Sketch-Mex
It’s 1 a.m. and you’re really not sure if the room is blurry or is that just how that wall looks or is it you? and the TV is on, maybe, because there are only four other people here and it would be too quiet otherwise, and you’re trying to figure out the plot but all you see are girls and businessmen gesticulating a whole lot in an exclusively Mexican language of hand-motion. You figure out how to read again when handed a menu, and then figure out that the first two pages of the menu are filled with margaritas and obscure tequilas, and then decide to order whatever the fuck a “chimichanga” is. You see cracks in the windows, realize you’re eating on a plastic table, hear the stiff drone of a portable air-conditioning unit, and begin to wonder about how your car is doing in the gravel lot out back. Behind the back entrance. Which was covered with a tarp. And then there’s a flutter, and thirty people storm in! Bars have closed, but this place is still open, and every single person here is drunk and in desperate, desperate need of greasy food from a waiter who may or may not speak a language that they also speak. And then your food arrives! It’s a burrito the size of a baby dipped and oil and fried to hell and back! You tip gallantly, and do not return until very, very early the next Saturday morning.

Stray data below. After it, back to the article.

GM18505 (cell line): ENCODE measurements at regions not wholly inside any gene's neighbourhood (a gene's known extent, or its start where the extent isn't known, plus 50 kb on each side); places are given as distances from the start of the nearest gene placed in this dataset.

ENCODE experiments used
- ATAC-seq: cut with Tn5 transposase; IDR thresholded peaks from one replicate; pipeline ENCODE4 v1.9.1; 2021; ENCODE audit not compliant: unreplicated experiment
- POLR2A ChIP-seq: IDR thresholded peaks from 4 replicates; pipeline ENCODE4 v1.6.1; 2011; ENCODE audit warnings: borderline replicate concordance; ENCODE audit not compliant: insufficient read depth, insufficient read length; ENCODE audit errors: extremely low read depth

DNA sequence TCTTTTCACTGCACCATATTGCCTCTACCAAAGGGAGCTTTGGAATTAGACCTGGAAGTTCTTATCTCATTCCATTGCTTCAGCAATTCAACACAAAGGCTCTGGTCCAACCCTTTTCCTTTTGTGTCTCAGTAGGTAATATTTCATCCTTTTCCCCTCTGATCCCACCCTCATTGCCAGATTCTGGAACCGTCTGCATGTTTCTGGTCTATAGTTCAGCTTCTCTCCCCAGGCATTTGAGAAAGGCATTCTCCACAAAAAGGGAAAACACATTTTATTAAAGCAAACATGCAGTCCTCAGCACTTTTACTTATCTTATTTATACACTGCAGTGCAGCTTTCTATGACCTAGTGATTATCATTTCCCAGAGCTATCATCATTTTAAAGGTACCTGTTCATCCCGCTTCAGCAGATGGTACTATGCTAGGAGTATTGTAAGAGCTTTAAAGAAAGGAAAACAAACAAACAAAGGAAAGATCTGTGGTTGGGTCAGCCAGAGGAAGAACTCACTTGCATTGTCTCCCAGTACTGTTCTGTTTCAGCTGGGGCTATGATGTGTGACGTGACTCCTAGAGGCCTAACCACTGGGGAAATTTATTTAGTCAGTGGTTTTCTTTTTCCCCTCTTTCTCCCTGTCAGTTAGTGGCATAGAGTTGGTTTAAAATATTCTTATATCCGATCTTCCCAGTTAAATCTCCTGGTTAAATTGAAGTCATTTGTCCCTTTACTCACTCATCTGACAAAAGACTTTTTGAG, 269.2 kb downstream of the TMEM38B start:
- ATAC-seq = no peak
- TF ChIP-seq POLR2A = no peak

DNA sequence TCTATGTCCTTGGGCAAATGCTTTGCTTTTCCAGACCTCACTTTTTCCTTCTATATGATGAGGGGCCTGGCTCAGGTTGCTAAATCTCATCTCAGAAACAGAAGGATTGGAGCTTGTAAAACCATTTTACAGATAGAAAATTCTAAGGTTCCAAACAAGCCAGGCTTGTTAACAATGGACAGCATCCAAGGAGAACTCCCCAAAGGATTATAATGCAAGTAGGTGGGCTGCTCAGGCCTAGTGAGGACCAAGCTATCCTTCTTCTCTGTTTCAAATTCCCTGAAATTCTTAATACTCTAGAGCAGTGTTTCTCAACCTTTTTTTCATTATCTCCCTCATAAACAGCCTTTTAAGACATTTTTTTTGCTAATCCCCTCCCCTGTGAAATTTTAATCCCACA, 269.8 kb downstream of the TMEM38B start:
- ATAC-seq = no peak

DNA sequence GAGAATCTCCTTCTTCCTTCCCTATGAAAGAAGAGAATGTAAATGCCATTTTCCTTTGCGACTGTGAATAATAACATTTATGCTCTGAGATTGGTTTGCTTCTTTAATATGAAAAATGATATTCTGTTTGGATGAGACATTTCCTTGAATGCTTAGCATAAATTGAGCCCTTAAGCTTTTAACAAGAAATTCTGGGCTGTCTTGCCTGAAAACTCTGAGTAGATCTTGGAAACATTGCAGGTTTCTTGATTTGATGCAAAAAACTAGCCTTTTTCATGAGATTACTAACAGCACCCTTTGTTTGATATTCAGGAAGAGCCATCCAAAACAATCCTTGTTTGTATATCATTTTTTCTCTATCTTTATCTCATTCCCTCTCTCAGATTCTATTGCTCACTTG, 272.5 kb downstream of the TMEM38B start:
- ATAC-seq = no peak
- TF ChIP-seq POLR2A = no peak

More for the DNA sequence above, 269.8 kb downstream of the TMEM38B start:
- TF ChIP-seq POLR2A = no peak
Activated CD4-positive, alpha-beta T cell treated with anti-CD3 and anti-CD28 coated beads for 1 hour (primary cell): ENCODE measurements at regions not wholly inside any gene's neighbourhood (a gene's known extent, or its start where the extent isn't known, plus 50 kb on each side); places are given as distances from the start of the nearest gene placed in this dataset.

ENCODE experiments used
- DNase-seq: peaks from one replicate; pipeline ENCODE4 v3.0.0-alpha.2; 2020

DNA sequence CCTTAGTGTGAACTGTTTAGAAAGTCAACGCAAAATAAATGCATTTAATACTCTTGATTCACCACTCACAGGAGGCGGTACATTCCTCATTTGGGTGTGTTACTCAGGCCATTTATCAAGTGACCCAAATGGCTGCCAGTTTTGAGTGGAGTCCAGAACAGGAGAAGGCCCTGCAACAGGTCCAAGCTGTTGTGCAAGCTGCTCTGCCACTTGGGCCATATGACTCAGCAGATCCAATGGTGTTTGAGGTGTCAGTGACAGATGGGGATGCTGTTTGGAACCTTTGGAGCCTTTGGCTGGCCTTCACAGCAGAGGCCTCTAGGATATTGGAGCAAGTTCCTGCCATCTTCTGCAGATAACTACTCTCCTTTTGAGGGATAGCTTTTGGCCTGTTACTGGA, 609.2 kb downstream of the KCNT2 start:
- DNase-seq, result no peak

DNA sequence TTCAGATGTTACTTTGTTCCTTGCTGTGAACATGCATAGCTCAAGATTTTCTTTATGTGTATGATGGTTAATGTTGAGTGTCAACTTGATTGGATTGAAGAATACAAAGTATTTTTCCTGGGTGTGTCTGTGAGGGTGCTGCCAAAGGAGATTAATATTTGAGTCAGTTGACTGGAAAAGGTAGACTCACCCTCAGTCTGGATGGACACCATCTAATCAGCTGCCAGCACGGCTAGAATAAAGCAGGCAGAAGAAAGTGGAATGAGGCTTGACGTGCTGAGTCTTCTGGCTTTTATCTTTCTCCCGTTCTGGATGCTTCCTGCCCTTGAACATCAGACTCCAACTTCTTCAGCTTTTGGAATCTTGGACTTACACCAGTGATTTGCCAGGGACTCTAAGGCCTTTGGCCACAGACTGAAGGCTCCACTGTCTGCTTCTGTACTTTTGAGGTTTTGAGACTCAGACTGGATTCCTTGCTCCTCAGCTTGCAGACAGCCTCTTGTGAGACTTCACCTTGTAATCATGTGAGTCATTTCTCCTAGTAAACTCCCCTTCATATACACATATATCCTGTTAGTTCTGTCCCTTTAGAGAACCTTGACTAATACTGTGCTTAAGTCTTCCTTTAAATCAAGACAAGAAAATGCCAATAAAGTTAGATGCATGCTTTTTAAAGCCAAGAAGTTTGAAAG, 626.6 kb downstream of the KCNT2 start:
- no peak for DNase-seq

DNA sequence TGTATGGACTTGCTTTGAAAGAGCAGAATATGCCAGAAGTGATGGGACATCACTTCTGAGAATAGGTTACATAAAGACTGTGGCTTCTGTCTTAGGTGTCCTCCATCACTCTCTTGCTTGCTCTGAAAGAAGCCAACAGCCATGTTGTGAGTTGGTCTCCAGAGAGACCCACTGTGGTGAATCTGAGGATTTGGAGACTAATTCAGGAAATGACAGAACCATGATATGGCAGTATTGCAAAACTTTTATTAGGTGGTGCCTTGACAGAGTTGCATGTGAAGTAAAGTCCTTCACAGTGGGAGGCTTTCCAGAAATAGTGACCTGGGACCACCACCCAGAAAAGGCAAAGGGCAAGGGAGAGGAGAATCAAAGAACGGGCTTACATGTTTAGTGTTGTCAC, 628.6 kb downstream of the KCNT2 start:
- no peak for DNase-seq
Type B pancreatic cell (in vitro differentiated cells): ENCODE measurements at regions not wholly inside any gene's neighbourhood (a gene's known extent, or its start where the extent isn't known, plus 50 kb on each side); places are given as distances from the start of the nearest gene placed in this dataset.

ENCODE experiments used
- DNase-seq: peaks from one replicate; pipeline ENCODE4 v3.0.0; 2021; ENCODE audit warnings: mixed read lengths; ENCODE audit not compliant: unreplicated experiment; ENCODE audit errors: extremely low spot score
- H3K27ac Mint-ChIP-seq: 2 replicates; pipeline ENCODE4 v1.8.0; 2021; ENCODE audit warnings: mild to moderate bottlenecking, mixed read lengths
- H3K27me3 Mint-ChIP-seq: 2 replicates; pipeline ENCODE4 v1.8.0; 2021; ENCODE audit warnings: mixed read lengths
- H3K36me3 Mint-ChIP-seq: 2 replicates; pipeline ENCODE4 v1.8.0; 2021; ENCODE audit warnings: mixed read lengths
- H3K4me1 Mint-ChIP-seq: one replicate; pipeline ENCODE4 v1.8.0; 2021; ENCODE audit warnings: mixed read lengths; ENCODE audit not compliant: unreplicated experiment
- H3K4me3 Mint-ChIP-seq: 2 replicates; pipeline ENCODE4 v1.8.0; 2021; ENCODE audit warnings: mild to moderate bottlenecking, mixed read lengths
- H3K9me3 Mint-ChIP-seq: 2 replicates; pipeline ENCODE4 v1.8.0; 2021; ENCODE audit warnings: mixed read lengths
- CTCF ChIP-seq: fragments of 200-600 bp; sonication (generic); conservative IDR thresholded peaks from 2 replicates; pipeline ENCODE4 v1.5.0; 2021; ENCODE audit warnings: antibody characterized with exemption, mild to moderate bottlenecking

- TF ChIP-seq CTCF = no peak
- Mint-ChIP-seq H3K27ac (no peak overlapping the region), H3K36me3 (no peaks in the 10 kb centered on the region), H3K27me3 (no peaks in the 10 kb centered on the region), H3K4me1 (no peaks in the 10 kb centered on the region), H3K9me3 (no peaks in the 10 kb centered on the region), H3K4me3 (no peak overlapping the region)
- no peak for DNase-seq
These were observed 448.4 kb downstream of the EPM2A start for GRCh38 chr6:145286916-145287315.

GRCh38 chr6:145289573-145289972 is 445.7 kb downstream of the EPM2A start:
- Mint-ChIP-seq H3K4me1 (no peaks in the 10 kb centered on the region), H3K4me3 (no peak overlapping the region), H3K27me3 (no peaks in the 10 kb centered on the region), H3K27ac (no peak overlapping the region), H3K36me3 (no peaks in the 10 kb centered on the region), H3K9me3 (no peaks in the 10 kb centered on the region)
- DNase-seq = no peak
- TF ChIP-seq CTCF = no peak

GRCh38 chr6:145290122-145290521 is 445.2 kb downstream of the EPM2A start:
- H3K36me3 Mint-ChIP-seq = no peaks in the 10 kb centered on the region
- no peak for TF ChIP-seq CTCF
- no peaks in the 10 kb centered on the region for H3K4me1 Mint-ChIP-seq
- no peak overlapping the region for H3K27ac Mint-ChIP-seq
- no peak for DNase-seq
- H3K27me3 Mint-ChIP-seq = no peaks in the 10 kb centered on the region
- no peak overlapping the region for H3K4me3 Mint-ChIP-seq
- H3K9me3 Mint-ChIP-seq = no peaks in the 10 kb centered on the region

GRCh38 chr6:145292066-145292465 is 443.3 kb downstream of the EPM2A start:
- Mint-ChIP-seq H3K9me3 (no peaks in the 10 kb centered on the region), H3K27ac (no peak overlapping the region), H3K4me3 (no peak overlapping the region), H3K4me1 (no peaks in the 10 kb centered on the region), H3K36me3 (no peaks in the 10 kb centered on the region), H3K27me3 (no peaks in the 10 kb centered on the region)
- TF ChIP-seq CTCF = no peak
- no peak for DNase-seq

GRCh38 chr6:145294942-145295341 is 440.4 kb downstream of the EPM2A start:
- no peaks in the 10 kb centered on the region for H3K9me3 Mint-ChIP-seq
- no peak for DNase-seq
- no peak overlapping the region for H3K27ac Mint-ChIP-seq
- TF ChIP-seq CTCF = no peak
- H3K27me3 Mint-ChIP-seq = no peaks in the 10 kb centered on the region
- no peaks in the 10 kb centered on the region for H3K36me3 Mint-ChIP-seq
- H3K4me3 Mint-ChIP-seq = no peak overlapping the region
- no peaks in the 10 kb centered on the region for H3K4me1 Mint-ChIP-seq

I will defend Chapultapec’s performance in this category slightly over Ruchi’s until my dying day. Tapatia? Don’t even touch it.

Austin-Mex
Food truck? Maybe. Attempt at Korean fusion? Also that. Crumbled and spiced soy protein as a ground beef substitute? Definitely.

Tex-Mex by Analogy
When eating Ethiopian food, there is a fantastical lack of silverware: you pick up various chucks of meat and vegetables and things using a thin sheet of vaguely sourdough-esque bread. Savory filling wrapped in bread = taco, and this analogy can be extended indefinitely. Does your kolache have egg and sausage inside? It’s a breakfast taco. Russian pirozhki: bread wrapped around stuff? Taaaaacoooo. In this sense, every culture – every single one, except maybe some places in Asia? – is obsessed with tex-mex, and it’s great.

Not Tex-Mex, or Sketch-Mex, or Honestly Anything Worthwhile
Taco Bell.
Also New-Mex, because damned if I’m going to call a taco a burrito.

The best type of food, ever, of all time, of all time…